In order to screen print a design on a t-shirt or other garment, the design must be broken down to the individual color components. The process of isolating each color is called color separation. There may a fee associated with color separation depending on the art file and design.
There are various terms we use to describe the complexity and technical process involved in color separation for a particular design.
Thanks to Roguelephant! A very cool logo
for an example of one color artwork!
Thanks to our friends at Sangha Rising for
the graphic example of one color printing.
Check out their cool art wearables!
Thanks to artist Josh Saathoff & Babbletees
for this beautiful spot color example. Check out
the printed t-shirt!
Thanks again Roguelephant for a killer
example of spot color with halftone.
These images are more illustrative or painterly, not photorealistic, but incorporate many colors in a complex design. Complex spot color separations are used when designs incorporate 3-D effects, transparency, layering, complex gradients, and other effects along those lines.
# OF COLORS: 5-12
Thanks to artist Matheus Lopes and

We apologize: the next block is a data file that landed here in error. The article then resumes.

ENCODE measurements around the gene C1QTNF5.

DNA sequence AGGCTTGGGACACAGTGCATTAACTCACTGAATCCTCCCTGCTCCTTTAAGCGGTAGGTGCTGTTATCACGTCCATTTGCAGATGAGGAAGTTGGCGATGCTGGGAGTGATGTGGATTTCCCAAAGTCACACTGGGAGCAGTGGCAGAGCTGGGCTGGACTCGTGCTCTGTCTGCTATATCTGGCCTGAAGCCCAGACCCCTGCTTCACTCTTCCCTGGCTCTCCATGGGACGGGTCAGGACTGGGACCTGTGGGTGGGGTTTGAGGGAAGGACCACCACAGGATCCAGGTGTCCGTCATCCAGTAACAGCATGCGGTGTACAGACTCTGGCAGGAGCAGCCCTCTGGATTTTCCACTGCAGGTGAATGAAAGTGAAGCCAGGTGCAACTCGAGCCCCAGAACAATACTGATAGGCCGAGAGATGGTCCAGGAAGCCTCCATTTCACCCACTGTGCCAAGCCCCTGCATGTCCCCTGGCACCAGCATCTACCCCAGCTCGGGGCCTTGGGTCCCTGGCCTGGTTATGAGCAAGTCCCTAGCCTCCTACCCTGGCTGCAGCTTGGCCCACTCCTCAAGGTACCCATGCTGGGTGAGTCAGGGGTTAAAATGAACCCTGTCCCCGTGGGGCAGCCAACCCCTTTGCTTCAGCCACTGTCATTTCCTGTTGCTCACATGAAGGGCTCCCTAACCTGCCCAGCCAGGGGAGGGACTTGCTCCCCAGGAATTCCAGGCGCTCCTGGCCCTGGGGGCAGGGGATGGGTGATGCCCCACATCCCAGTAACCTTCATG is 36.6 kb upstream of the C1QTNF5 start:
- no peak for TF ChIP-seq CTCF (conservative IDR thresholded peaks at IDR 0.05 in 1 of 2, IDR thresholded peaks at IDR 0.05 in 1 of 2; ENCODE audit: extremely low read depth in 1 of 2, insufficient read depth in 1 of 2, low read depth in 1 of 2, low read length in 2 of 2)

Threadless for this great complex spot
separation! Check out the printed tee!
Thanks Sharp Shirter - Megablast is a killer
tee and a great example of complex spot color
This process mimics an ink jet printer in that cyan, magenta, yellow and black are used for the printing. Color separation using 4 color process is rarely, if ever, used in our shop these days. The print quality and saturation is far superior when we use complex spot color or simulated process. Four color process can only be used when printing on white garments. Direct-To-Garment printing may be a better option than 4CP depending on the desired result. Be sure to consult with a sales rep before ording 4CP.
# OF COLORS: 4
Big thanks to Ian Leino and Threadless for
the simulated print. This t-shirt is hot!
Thanks to Oxen and Threadless for this
purrrrfect example of simulated process.
Three Keyboard Cat Moon!
Pantone colors are the universal language for communicating specific colors right down to the shade. This language overcomes distances and computer monitors with different calibrations.
This guide is meant to give you an understanding of how screen printing inks relate to Pantone® colors. Fill out the form to the right and download your free guide today!